A 73-year old document discovered in the archives of The Conservatoire Citroën has shed some light on the intense interest the Germans had in getting their hands on the Citroën’s Type A TPV (Tout Petite Voiture – the prototype to the 2CV) that the company was working on in the late 1930’s. It reveals how close the now-famous deux chevaux came to being replaced by the Volkswagen Beetle.
Ronan Glon of RanWhenParked.net wrote in detail last month about the document and how persistent the Germans were, giving further insight into Citroen’s effort to prevent Citroen’s innovation from falling into German hands.
Citroën was planning to introduce their Type A at the 1939 Paris Auto Show, but the event was canceled when World War II broke out. Pierre Boulanger, managing Director of Citroën at that time, asked that the 250 pre-production cars already assembled be hidden as fast as possible so that the German forces wouldn’t see them. Several TPVs were buried at secret locations, one was disguised as a pickup, and the others were destroyed. For over half a century it was believed that the project was so well hidden that the all the prototypes were lost at the end of the war. (In fact it seems that none of the hidden TPVs was lost after the War, but in the 1950s an internal memo ordered them to be scrapped). Two prototypes were known at that time to have survived that order; a pick-up and one TPV 4 door. Then in 1994, 3 more 4 door TPV prototypes were discovered stashed in the attic of the Citroën testing facility near La Ferté-Vidame. (They had been placed there, hidden from the top management, by some workers who were sensitive to their historical value).
It is likely that the Germans captured one of the 1939 prototypes when they occupied the remains of the Levallois factory with its TPV production line in July of 1940. The car was sent to Wolfsburg where an unimpressed Dr. Ferdinand Porsche pronounced that it was “…more a soapbox jalopy than a people’s car…”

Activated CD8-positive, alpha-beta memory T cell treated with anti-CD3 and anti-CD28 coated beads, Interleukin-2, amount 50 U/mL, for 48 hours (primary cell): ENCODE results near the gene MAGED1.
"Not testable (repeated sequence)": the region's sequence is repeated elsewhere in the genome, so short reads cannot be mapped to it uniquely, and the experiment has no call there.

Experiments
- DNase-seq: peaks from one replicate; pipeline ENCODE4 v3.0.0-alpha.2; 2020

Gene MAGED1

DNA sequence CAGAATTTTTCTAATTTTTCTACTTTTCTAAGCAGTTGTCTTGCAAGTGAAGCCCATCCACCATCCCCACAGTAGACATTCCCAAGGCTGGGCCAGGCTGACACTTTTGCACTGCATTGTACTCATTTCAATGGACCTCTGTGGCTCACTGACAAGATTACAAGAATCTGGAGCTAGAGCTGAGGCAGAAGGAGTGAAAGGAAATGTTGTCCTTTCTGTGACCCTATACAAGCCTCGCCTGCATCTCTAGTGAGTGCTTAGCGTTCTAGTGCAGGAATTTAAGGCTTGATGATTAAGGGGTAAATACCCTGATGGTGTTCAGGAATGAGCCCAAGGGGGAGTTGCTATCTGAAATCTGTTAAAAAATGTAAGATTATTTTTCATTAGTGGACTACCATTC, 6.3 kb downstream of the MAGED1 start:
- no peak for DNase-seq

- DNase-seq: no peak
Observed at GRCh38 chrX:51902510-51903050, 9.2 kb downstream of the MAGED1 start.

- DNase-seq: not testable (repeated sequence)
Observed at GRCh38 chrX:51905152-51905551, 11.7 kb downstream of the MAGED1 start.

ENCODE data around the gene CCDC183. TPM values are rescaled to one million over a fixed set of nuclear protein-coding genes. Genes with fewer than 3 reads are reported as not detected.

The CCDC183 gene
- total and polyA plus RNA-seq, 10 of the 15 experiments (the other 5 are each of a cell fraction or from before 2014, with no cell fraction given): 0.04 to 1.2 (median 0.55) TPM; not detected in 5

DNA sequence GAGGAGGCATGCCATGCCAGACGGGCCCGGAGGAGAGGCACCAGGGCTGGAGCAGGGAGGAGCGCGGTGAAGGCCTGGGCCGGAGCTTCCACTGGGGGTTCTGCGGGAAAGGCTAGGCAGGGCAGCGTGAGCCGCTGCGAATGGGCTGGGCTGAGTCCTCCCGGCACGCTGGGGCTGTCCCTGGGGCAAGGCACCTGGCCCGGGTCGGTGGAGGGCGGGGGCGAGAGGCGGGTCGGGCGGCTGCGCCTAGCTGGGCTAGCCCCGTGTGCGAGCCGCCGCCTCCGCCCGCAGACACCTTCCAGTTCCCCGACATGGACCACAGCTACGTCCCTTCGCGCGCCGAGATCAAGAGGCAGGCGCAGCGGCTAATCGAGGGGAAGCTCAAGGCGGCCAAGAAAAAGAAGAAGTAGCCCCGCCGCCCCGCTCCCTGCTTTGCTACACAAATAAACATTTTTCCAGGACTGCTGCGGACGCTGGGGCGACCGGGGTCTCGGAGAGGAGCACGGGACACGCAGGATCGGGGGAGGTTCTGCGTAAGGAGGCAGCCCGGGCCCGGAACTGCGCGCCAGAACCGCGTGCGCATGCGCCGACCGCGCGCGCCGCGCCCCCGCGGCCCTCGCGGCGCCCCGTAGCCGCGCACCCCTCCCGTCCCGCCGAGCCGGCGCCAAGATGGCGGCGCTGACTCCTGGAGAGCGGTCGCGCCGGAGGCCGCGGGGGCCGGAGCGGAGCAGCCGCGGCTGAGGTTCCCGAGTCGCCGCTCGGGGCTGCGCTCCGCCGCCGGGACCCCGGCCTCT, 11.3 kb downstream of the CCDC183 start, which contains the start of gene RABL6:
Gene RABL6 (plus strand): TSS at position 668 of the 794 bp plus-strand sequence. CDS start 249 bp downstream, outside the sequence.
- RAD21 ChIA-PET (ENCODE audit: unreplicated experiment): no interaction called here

“The Germans asked us to hand over three cars,” explains the single-page document. Citroën officials were assured their design wouldn’t be copied because the cars would only be shown to Adolf Hitler and his aides, not to any of the nation’s automakers. In exchange, the German government would give Citroën its own version of what’s referred to in the document as “a people’s car,” and the company would be allowed to market it however it wanted to.
The terms of the proposed deal were never made public, so what the government wanted in exchange is anyone’s guess. However, the Germans were serious enough about letting Citroën build the Beetle in its factory for the local market that they were willing to send Dr. Porsche over to France to answer any and all technical questions about his creation.
Citroën remembers it immediately turned down the offer. There was no way it would abandon the TPV project, especially not to build Germany’s people’s car instead. Over the next year, German officials tried to convince Citroën to build the Beetle on at least six occasions, sometimes using threats as a means of persuasion, but executives never caved in.
As a last resort, the German government shipped one of its people’s cars to Citroën headquarters in Paris. Company officials present when the car arrived insisted it be immediately covered up with a tarp, and they ordered everyone in the vicinity to ignore it and carry on as normal. Discouraged, the Germans took the car and left.
Germany’s attempts to build the Beetle in France were summarized in a typewritten letter on December 26, 1944. Unfortunately, it’s not signed so we don’t know who wrote it, or who it was destined for. However, the author explains the German forces’ repeated visits represent one of the reasons why the Type 2CV A was completely (and secretly) redesigned during the war.